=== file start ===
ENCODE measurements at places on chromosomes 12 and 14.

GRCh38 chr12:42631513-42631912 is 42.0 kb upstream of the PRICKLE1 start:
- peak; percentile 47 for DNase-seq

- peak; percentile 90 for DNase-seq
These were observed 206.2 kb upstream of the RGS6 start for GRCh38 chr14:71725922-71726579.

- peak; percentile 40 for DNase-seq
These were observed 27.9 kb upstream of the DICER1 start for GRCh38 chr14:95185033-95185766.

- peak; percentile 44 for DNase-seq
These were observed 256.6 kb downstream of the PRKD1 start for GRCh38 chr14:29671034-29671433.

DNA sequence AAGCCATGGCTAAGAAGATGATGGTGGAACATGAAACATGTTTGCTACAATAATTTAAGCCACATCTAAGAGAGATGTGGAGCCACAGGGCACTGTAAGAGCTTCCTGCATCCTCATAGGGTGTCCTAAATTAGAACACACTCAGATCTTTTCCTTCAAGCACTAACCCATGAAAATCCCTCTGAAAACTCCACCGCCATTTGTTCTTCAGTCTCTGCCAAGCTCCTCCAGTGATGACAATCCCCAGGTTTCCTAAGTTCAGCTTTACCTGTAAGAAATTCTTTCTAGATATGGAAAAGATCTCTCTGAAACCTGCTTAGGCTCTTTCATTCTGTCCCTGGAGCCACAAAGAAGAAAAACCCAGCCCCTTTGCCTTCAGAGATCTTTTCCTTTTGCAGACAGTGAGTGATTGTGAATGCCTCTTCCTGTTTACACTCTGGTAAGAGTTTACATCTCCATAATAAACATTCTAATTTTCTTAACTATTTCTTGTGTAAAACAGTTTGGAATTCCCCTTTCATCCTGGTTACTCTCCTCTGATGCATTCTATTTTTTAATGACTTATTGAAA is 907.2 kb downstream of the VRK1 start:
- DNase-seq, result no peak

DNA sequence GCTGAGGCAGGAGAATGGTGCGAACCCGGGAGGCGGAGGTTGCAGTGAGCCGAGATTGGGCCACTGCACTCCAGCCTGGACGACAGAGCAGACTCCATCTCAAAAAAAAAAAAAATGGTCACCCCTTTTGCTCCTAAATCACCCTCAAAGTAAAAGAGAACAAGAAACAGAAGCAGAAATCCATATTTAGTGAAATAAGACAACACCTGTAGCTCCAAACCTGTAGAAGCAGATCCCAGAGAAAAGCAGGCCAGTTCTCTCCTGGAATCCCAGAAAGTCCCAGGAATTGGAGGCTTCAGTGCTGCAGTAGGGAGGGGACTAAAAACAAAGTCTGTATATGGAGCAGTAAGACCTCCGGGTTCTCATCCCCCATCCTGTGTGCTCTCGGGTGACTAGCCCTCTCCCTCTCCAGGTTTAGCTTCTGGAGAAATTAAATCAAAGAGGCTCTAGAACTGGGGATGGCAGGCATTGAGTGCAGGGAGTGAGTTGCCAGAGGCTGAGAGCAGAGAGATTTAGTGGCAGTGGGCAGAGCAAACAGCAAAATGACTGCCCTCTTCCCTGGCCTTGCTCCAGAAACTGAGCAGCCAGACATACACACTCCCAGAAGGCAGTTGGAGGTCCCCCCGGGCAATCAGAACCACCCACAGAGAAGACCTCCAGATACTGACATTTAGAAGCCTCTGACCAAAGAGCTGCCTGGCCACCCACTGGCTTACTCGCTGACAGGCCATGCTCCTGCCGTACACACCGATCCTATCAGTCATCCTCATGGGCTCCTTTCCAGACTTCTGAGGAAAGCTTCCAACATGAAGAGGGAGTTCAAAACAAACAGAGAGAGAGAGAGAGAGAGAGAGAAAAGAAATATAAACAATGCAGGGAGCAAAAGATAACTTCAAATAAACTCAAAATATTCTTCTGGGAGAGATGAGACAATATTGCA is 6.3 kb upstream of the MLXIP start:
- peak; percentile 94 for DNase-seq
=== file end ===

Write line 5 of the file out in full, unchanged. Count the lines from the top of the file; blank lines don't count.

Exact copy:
These were observed 206.2 kb upstream of the RGS6 start for GRCh38 chr14:71725922-71726579.